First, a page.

You're correct, lsof on an AWS EC-2 does not really provide a good image of what can be accessed on your box from outside. As you already cite in the question, AWS provides you with an extra firewall at a higher level (you can edit that from the user console). Therefore your only concerns there are ntp and rpcbind against the local network.

AWS modifies the configuration of your machine by appending lines to /etc/rc.local (or at least it does on my Debian there), it does not use rpc.

I'll argue that you can disable pretty much everything, but this:

dhclient   2028     root    5u  IPv4   9031      0t0  UDP *:68

Since it is how your machine may get the local IP re-assigned, either by new DHCP or when the lease time finishes. (The IPv6 version of the DHCP client at 546 is up to you. You can certainly leave it, but can close it if you are paranoid. Not having an IPv6 should not be problematic for a couple of years more.)

All the remaining pieces are up to you. But a couple of things may be clever:

  • You certainly want SSH, but you do not need to run it on port 22. Running SSH on a non standard port is common hardening practice. (WARNING: remember to test this first! You do not want to have SSH running on a port that the firewall will not allow you to connect.)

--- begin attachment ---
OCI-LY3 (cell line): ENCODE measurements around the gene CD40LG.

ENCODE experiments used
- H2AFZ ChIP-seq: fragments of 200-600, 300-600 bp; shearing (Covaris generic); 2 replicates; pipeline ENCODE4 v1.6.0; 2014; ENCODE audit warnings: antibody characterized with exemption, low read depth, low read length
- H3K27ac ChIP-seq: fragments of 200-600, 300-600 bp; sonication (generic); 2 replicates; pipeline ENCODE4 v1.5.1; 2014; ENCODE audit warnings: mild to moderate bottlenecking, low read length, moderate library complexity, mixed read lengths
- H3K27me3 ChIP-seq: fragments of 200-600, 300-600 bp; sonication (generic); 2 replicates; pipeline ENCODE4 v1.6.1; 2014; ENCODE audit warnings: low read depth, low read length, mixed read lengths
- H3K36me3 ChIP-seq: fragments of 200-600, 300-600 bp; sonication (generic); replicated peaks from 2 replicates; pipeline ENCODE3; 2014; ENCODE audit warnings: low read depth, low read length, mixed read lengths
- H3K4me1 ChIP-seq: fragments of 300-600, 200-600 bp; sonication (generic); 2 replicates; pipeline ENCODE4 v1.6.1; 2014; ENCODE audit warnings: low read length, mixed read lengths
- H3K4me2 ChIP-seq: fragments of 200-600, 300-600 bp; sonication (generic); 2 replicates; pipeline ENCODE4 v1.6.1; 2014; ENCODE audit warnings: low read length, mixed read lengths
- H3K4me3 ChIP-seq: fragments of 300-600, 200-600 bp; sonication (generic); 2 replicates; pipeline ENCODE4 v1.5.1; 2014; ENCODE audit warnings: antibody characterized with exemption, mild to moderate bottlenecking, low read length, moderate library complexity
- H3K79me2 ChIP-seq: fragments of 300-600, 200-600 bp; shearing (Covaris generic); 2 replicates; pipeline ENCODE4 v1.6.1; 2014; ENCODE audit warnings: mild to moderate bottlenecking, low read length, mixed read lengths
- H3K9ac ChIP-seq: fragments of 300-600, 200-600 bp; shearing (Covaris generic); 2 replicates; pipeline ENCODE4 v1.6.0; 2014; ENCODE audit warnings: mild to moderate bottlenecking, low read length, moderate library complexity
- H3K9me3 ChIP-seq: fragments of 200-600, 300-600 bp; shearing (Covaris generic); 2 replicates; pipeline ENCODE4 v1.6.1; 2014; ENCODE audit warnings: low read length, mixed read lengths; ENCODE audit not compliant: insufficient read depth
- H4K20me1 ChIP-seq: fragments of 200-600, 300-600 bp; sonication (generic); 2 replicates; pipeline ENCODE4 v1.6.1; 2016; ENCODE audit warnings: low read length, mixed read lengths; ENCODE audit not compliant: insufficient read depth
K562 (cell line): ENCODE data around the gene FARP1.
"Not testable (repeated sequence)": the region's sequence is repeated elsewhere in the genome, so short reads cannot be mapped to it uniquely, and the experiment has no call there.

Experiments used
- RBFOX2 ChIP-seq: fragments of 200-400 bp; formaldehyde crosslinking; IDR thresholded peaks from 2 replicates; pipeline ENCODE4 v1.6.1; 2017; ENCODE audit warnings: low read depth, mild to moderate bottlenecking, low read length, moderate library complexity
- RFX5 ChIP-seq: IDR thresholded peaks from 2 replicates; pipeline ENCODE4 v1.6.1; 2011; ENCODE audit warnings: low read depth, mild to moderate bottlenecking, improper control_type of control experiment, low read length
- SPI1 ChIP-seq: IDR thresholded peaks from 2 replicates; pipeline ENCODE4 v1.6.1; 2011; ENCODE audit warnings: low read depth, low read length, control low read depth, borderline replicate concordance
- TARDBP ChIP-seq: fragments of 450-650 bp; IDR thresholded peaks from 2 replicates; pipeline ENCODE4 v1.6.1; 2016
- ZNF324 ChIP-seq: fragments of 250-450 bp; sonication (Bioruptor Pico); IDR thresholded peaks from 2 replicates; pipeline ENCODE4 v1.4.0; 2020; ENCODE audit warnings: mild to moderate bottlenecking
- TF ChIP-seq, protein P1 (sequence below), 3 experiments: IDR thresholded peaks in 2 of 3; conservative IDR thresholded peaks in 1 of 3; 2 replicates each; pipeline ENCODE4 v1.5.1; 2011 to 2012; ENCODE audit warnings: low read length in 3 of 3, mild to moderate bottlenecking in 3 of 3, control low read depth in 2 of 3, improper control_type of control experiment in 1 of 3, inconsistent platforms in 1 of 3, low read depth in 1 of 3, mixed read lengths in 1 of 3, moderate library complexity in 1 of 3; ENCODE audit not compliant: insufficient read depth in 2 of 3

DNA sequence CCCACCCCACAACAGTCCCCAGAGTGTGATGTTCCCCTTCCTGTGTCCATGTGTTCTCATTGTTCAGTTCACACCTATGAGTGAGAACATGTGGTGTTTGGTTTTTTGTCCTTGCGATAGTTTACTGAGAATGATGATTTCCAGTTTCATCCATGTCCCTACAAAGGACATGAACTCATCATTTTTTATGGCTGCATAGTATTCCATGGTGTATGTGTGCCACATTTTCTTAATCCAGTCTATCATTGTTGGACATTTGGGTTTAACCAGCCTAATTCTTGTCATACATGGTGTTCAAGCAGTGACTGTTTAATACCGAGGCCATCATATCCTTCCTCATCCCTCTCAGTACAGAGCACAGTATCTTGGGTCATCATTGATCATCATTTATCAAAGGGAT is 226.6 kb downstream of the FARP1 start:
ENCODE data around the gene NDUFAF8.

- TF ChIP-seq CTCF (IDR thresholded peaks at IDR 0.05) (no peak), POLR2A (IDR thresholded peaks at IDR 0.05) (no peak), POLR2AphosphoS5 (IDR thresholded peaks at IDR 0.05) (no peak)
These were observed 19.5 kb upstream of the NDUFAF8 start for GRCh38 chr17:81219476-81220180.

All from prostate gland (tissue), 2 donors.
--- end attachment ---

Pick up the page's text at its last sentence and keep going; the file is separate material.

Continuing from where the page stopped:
• ntp is good to have, and it is a well tested piece of software. You may or may not care about having the time synced.
  • If you do not know of a reason to have rpcbind, then you do not need it. The most common thing the rpc service are used for are network mounts (network filesystems), if the server is standalone there is no need for that. (AWS disks do not use rpc to be mounted, they do it at virtualisation level.)
  • sendmail (probably postfix actually, your machine looks like a Debian) is already running on localhost as it should.
  • For a website you will be opening ports 80 and 443, but that is kind of obvious.
  • (comment deleted; it was so trivial I just edited) – dave_thompson_085 Oct 23 '16 at 4:12
  • @dave_thompson_085 - Thanks for the edit, I have no clue why my brain makes RCP as an acronym for Remote Procedure Call. Or maybe it is just my finger's fault. – grochmal Oct 23 '16 at 21:04
  • Does setting AWS SG Inbound Rule to single IP is enough or setting non-standard SSH port is essential too? For me, obfuscating SSH is redundant here, if only I can connect to instance. – Suncatcher May 9 '18 at 9:36
  • @Suncatcher - yes and no. Yes - random attacks will not hit that ssh port since they will be killed off earlier. No - But what if AWS SG has an exploitable bug or someone feeds JS code into the browser on your machine that will be specifically targeted at that machine? (That said, if someone is specifically targeting the machine he will also figure out the ssh port; so it isn't a very good protection. It is just security in layers). – grochmal May 9 '18 at 11:17
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I would add, that if you are running within a VPC where you define the private IP space, then you can configure your EC2 instance with a static IP and turn off DHCP as well.

If you are further paranoid, utilize a dedicate machine since the last CVE that AWS had was a Xen bug that allowed guests on the same physical machine to access each other.